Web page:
• Limas Hernandez, A. (2014). (In)seguridad humana, violencia feminicida, democracia y capital. Regions and Cohesion 4(3), 7589.

  • MacGregor Burns, J. (1978). Leadership. New York: Harper Collins.

  • Maganda, C., & Koff, H. (2009). Perspectivas comparativas del liderazgo. RISC 2008. Brussels: Peter Lang.

  • Moore, C., ed. (2013). Regional Integration and Social Cohesion: Perspectives from the Developing World. Brussels: Peter Lang.

  • ONU Noticias. (2020). Tres mil millones de personas no tienen como lavarse las manos para protegerse del coronavirus. https://news.un.org/es/story/2020/03/1471171.

    • Export Citation
  • Ravelo Blancas, P., & Querales Mendoza, M. (2016). Acciones de las mujeres contra la violencia feminicida en Ciudad Juárez, México. Regions and Cohesion 6(2), 85109.

    • Crossref
    • Search Google Scholar
    • Export Citation

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Regions and Cohesion

Regiones y Cohesión / Régions et Cohésion

  • Affolderbach, J., Du Bry, T., Gonzalez, O., & Parra, C. (2012). Reinforcing governance: Perspectives on development, poverty and global crises. RISC 2010. Brussels: Peter Lang.

    • Crossref
    • Search Google Scholar
    • Export Citation
  • Arce, A. (2014). Entrevista a la Sra. Evangelina Arce, activista social y madre de Silvia Arce, desaparecida en Ciudad Juárez en 1998. Regions and Cohesion 4(3), 9097.

    • Crossref
    • Search Google Scholar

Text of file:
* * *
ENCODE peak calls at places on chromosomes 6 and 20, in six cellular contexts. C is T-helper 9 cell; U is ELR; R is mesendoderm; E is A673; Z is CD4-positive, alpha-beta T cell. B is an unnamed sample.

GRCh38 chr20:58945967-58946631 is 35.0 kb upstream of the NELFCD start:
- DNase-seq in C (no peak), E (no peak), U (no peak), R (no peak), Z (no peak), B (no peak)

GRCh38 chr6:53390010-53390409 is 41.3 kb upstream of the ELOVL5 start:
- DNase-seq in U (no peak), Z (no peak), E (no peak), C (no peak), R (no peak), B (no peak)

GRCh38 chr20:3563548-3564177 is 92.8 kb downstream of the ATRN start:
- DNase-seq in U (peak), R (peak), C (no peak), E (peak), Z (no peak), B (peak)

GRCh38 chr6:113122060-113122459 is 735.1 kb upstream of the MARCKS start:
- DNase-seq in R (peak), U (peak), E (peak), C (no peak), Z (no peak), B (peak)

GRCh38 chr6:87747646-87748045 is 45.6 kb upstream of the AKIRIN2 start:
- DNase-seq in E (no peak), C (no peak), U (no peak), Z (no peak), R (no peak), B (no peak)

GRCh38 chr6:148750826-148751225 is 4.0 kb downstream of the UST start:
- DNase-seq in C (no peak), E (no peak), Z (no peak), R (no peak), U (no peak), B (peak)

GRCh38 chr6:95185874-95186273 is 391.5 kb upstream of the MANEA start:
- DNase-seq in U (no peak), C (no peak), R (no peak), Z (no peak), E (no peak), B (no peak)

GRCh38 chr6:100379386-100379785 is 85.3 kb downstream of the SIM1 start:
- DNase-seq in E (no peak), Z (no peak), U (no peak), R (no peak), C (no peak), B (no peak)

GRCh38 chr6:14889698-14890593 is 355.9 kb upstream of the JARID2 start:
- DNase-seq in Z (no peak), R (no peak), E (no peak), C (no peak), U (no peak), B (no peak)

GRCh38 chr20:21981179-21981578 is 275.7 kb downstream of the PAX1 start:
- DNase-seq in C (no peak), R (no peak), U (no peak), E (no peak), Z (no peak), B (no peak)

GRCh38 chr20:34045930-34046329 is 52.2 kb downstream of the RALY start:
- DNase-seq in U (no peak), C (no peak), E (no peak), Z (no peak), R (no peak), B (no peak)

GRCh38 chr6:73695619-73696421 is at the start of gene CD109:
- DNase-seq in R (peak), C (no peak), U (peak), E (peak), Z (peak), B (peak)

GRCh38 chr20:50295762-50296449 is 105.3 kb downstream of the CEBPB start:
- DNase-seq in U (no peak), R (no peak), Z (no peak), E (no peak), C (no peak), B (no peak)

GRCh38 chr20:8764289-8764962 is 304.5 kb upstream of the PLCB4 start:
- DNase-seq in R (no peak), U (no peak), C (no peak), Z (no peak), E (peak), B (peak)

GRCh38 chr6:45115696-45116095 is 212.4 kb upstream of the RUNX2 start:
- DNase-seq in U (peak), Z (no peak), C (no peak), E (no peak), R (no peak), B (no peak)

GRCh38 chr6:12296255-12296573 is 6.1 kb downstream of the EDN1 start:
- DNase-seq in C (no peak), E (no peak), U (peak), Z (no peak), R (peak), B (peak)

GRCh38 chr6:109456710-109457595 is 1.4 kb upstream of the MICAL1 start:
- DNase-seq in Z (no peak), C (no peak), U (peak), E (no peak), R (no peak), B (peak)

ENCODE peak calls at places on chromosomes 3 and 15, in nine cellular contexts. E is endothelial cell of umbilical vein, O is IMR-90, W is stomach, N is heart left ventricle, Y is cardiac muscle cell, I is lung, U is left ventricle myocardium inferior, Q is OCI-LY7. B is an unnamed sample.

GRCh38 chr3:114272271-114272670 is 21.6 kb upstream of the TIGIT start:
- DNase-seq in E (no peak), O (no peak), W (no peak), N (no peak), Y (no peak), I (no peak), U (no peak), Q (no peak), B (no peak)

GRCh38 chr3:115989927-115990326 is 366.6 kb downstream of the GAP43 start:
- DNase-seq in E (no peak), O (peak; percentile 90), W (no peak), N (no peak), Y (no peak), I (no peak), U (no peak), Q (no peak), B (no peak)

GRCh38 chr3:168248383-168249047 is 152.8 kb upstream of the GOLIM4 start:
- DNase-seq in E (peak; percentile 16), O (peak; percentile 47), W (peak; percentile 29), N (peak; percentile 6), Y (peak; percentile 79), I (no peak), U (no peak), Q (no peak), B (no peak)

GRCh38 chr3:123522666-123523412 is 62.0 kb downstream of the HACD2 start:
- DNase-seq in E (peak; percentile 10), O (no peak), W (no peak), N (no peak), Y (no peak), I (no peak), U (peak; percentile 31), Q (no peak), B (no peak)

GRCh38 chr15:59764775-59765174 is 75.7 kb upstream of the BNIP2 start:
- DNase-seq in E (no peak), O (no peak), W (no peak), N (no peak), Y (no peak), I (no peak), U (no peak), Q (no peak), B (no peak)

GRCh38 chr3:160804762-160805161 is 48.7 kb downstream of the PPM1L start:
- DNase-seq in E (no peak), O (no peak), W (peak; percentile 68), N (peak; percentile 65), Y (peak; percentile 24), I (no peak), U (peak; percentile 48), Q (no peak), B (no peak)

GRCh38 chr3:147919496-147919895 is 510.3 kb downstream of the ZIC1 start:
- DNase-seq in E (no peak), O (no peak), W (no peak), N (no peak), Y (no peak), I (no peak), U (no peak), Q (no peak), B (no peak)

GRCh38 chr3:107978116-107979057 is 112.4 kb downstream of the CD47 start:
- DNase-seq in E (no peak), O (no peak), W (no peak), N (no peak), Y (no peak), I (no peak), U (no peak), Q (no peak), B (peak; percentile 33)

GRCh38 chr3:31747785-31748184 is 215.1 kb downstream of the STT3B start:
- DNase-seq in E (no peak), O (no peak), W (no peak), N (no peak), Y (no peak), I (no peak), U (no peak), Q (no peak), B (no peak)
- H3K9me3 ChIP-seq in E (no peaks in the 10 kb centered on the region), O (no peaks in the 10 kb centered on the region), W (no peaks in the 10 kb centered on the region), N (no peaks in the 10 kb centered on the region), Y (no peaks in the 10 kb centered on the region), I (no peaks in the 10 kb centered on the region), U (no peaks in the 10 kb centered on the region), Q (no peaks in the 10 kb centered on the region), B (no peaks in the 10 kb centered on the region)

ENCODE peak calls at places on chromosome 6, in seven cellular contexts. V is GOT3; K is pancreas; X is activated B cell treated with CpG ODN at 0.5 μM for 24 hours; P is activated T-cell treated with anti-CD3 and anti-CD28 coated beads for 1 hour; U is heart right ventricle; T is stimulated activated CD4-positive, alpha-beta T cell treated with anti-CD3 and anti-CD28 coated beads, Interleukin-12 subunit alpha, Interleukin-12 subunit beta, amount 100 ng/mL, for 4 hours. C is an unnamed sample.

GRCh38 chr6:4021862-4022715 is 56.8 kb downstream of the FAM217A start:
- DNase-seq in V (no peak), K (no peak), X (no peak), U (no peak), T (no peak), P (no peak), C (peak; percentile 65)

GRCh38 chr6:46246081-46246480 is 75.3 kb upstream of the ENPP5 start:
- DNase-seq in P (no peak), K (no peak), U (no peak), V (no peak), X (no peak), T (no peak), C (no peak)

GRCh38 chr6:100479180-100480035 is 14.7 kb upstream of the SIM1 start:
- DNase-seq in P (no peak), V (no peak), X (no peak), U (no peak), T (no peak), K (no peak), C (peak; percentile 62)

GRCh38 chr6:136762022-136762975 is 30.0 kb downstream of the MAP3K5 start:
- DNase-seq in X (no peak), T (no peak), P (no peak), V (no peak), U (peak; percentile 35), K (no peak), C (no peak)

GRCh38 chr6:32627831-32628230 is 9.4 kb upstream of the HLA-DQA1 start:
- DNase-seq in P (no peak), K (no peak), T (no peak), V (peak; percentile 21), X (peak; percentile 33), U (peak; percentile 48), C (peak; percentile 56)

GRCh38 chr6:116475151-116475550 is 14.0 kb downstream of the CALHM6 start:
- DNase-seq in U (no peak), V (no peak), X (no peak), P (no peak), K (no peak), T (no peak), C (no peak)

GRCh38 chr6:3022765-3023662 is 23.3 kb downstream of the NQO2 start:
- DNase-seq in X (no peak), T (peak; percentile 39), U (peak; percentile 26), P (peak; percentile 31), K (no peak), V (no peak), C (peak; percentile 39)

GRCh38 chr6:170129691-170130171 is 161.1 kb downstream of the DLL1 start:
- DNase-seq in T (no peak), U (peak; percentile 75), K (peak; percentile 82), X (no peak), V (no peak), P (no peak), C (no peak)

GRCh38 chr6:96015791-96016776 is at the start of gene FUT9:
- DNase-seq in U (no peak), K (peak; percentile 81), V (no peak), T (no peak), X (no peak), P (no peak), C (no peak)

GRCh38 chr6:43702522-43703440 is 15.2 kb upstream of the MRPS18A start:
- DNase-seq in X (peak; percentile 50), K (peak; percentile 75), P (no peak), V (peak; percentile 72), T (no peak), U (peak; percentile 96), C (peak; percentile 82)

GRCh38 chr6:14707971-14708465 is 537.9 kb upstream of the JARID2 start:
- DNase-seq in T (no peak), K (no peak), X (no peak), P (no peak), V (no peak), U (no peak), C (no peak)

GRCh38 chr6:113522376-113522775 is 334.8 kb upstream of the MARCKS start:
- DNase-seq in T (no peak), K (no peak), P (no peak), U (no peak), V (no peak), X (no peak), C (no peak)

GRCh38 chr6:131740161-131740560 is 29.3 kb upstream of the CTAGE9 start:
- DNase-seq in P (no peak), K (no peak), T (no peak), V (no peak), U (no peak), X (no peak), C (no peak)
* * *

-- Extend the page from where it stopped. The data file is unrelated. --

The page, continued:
• Export Citation
  • Cleveland, H. (1963). Crisis diplomacy. Foreign Affairs 41(4), 638649.

  • Cleveland, H. (1989). Harlan Cleveland's seven leadership propositions. Christian Science Monitor. https://www.csmonitor.com/1989/0901/d2cle.html.

    • Search Google Scholar
    • Export Citation
  • Cleveland, H. (2002). Nobody in charge. New York: Wiley & Sons.

  • Iagua. (2020). En directo: última hora del coronavirus en el sector del agua. https://www.iagua.es/noticias/redaccion-iagua/directo-ultima-hora-coronavirus-sector-agua.

    • Export Citation
  • Koff, H. (2009). Social cohesion in Europe and the Americas. Brussels: PIE-Peter Lang.

  • Koff, H. (2020). Coronavirus with nobody in charge: An open moment for an aspiring generalist's reflection on leadership and regional integration. RISC-RISE Facebook blog. https://www.facebook.com/notes/risc_rise_consortium/coronavirus-with-nobody-in-charge-an-open-moment-for-an-aspiring-generalists-ref/501693000497431/.

    • Export Citation
  • Limas Hernandez, A. (2014). (In)seguridad humana, violencia feminicida, democracia y capital. Regions and Cohesion 4(3), 7589.

  • MacGregor Burns, J. (1978). Leadership. New York: Harper Collins.

  • Maganda, C., & Koff, H. (2009). Perspectivas comparativas del liderazgo. RISC 2008. Brussels: Peter Lang.

  • Moore, C., ed. (2013). Regional Integration and Social Cohesion: Perspectives from the Developing World. Brussels: Peter Lang.

  • ONU Noticias. (2020). Tres mil millones de personas no tienen como lavarse las manos para protegerse del coronavirus. https://news.un.org/es/story/2020/03/1471171.

    • Export Citation
  • Ravelo Blancas, P., & Querales Mendoza, M. (2016). Acciones de las mujeres contra la violencia feminicida en Ciudad Juárez, México. Regions and Cohesion 6(2), 85109.

    • Crossref
    • Search Google Scholar
    • Export Citation